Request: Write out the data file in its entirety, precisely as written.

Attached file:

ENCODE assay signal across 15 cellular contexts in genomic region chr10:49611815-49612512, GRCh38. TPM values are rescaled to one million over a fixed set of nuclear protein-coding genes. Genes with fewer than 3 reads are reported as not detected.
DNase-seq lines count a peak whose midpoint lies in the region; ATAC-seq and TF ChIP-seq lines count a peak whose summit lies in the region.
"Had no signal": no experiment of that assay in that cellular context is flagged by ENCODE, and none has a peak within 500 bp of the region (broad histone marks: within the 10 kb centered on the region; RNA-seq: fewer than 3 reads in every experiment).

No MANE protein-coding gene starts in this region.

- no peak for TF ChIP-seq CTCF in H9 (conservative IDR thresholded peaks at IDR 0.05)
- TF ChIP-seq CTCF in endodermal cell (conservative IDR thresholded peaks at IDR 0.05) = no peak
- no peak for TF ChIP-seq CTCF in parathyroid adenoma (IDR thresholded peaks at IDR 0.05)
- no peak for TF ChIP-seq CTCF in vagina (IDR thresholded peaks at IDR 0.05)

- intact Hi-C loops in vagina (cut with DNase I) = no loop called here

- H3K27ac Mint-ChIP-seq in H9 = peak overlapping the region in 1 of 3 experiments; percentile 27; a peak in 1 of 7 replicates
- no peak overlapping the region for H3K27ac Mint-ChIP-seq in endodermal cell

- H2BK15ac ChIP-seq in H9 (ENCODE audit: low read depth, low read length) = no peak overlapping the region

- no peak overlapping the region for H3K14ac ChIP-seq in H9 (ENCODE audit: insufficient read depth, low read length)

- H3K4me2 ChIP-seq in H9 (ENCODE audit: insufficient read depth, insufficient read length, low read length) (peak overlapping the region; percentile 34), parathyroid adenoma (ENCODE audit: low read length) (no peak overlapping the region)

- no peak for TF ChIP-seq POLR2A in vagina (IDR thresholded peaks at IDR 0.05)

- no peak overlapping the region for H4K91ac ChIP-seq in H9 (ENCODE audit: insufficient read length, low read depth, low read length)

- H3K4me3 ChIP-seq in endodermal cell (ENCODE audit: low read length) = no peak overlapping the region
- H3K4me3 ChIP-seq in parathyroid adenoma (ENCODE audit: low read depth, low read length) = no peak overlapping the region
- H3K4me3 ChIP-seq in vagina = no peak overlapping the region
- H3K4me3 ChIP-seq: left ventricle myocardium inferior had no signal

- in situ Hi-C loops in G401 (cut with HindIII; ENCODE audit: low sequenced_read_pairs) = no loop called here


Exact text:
ENCODE assay signal across 15 cellular contexts in genomic region chr10:49611815-49612512, GRCh38. TPM values are rescaled to one million over a fixed set of nuclear protein-coding genes. Genes with fewer than 3 reads are reported as not detected.
DNase-seq lines count a peak whose midpoint lies in the region; ATAC-seq and TF ChIP-seq lines count a peak whose summit lies in the region.
"Had no signal": no experiment of that assay in that cellular context is flagged by ENCODE, and none has a peak within 500 bp of the region (broad histone marks: within the 10 kb centered on the region; RNA-seq: fewer than 3 reads in every experiment).

No MANE protein-coding gene starts in this region.

- no peak for TF ChIP-seq CTCF in H9 (conservative IDR thresholded peaks at IDR 0.05)
- TF ChIP-seq CTCF in endodermal cell (conservative IDR thresholded peaks at IDR 0.05) = no peak
- no peak for TF ChIP-seq CTCF in parathyroid adenoma (IDR thresholded peaks at IDR 0.05)
- no peak for TF ChIP-seq CTCF in vagina (IDR thresholded peaks at IDR 0.05)

- intact Hi-C loops in vagina (cut with DNase I) = no loop called here

- H3K27ac Mint-ChIP-seq in H9 = peak overlapping the region in 1 of 3 experiments; percentile 27; a peak in 1 of 7 replicates
- no peak overlapping the region for H3K27ac Mint-ChIP-seq in endodermal cell

- H2BK15ac ChIP-seq in H9 (ENCODE audit: low read depth, low read length) = no peak overlapping the region

- no peak overlapping the region for H3K14ac ChIP-seq in H9 (ENCODE audit: insufficient read depth, low read length)

- H3K4me2 ChIP-seq in H9 (ENCODE audit: insufficient read depth, insufficient read length, low read length) (peak overlapping the region; percentile 34), parathyroid adenoma (ENCODE audit: low read length) (no peak overlapping the region)

- no peak for TF ChIP-seq POLR2A in vagina (IDR thresholded peaks at IDR 0.05)

- no peak overlapping the region for H4K91ac ChIP-seq in H9 (ENCODE audit: insufficient read length, low read depth, low read length)

- H3K4me3 ChIP-seq in endodermal cell (ENCODE audit: low read length) = no peak overlapping the region
- H3K4me3 ChIP-seq in parathyroid adenoma (ENCODE audit: low read depth, low read length) = no peak overlapping the region
- H3K4me3 ChIP-seq in vagina = no peak overlapping the region
- H3K4me3 ChIP-seq: left ventricle myocardium inferior had no signal

- in situ Hi-C loops in G401 (cut with HindIII; ENCODE audit: low sequenced_read_pairs) = no loop called here